Geocoding is the process of turning an address, city, state, zip or postcode into mappable coordinates.
Batch geocoding using our service is as easy as pasting in a list of location. BatchGeo uses the Google Maps Geocoding API, known to have some of the highest quality data available. Other services require you to write code or manually geocode addresses one by one, but our service performs everything you need to do in a few easy steps.
First the street is found by matching the street name, direction and street type against a block range in the street center line database. The point is set a certain distance from the street center line, after all the building is not likely to be in the middle of the block. However there is no good way to know just how far back from the center of the street the building is, so it's guessed. Usually this is a global value set when the geocoder is configured. Generally you would pick around 50 feet from the address block. There is no way to know for sure how far back the building or building entrance is located, but 50' is usually close.
The final step (and least accurate) in the geocoding process is to try to approximate a location along the block using the address number. Reason being is the address range on your average block face is a nice big range like 1000-2000, or 100-200. However on average there only exists a dozen or less properties on a block. The geocoder does not actually know how many properties are located on the block, the centerline data does not indicate this. In fact it's not even sure if the address is really there or not. You can test this yourself by going to our single address lookup tool and entering an address number on your block that doesn't exist.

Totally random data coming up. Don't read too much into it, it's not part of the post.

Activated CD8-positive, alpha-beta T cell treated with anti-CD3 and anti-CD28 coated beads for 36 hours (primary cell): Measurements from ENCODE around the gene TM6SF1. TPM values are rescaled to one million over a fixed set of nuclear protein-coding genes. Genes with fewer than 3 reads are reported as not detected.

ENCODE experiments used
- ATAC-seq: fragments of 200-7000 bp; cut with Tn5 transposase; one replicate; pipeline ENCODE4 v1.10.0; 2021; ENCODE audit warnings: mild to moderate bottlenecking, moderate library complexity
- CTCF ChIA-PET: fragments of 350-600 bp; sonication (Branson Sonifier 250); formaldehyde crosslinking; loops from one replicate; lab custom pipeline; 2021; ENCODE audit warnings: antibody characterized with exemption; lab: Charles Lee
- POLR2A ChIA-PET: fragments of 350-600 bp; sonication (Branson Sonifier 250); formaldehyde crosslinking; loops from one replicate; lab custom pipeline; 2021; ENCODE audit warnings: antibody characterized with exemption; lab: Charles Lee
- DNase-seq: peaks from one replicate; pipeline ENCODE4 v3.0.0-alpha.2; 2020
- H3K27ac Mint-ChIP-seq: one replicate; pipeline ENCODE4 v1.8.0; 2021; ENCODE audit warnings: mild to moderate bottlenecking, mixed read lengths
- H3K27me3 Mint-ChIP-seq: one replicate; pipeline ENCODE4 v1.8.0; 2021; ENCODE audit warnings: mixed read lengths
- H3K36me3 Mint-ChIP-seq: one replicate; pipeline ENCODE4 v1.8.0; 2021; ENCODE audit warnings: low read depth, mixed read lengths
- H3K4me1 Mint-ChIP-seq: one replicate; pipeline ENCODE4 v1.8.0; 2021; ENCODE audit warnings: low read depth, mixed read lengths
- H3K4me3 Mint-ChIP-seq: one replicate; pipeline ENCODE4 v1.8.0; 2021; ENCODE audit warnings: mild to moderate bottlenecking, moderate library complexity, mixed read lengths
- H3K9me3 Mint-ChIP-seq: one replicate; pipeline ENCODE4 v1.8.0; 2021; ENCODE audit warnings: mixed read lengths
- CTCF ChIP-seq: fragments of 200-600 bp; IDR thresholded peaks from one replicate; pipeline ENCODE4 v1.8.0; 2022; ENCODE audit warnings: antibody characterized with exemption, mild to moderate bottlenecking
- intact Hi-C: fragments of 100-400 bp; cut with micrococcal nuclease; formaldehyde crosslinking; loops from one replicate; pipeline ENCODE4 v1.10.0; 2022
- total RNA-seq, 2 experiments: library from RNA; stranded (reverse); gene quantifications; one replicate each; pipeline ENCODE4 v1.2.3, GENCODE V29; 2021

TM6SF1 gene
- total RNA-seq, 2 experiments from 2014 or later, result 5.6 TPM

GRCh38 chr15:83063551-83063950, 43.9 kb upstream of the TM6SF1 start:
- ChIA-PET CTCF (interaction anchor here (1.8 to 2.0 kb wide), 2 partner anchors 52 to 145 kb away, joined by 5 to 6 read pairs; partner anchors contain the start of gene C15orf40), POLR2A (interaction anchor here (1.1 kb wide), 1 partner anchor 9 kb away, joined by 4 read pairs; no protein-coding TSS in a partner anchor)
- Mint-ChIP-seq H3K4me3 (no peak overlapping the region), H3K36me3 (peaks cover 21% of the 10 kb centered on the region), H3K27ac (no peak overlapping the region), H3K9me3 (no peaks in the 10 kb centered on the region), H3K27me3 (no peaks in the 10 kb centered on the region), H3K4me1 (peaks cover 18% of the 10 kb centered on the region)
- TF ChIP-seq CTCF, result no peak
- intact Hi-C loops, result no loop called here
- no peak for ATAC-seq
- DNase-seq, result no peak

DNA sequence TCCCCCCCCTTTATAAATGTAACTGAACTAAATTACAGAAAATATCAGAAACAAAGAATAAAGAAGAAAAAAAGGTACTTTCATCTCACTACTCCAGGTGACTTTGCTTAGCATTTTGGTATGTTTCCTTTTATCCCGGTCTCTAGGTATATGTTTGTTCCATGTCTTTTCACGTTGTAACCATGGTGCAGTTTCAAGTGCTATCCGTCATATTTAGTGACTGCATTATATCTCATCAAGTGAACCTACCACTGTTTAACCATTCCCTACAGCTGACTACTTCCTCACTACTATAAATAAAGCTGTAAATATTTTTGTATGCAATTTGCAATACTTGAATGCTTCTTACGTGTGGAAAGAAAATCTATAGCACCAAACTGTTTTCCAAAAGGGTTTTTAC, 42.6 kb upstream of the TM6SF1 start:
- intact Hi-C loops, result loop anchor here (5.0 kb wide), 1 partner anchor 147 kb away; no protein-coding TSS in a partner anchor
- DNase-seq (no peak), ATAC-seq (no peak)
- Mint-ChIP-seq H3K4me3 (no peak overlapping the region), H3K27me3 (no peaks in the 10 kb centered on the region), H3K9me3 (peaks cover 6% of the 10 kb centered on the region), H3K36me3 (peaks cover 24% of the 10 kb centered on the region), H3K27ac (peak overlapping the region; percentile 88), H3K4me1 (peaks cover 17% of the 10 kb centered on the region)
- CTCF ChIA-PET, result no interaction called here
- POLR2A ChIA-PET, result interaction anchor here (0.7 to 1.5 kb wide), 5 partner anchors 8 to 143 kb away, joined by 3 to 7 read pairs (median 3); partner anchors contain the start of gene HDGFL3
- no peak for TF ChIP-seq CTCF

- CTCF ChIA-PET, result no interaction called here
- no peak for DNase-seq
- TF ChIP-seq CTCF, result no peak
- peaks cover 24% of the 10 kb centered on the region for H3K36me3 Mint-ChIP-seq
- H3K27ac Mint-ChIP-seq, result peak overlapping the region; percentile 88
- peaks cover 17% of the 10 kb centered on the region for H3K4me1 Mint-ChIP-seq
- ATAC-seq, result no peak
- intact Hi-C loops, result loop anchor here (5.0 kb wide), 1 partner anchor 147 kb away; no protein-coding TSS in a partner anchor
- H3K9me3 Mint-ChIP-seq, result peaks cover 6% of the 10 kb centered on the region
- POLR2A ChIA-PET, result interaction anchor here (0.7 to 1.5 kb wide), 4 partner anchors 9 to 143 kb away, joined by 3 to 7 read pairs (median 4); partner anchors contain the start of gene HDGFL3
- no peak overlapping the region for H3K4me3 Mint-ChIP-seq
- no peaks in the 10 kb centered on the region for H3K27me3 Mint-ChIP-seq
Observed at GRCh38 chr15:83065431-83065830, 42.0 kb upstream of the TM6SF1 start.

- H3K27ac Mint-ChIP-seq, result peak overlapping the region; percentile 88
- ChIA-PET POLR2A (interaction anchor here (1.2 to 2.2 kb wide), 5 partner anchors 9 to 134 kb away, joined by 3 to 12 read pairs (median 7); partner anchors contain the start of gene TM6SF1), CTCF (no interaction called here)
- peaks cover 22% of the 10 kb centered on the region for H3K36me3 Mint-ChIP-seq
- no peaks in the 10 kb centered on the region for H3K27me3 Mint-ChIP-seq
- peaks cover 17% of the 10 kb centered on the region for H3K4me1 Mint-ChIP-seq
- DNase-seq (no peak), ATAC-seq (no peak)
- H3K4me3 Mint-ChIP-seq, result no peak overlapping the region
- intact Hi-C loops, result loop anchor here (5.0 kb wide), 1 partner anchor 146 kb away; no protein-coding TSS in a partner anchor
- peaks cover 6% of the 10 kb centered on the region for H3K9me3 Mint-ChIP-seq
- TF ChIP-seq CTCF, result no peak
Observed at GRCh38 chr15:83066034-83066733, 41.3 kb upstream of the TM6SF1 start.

The geocoder's best guess about where the address might be located on the block is done by taking the street number calcing it's position along the centerline using the block range. Example: If the range was 100-200, and the address number was 150, the geocoder would place the point halfway along the block range. Again, this is a guess at best. If the geocoder manages to place the point right on top of the address it is just getting lucky!
Other things can help the accuracy, like setting an offset from the start of the block range (similar to the offset from the center line.) The geocoder does know which end of the street to start the calculation from (for example does the 100 address start on the north end or south end, east or west.) But for the most part, geocoding is not that accurate when looking at precision beyond the block range.
Our geocoder uses the Google Maps Geocoding API, which wherever possible utilizes actual parcel information, so geocoding is far more accurate.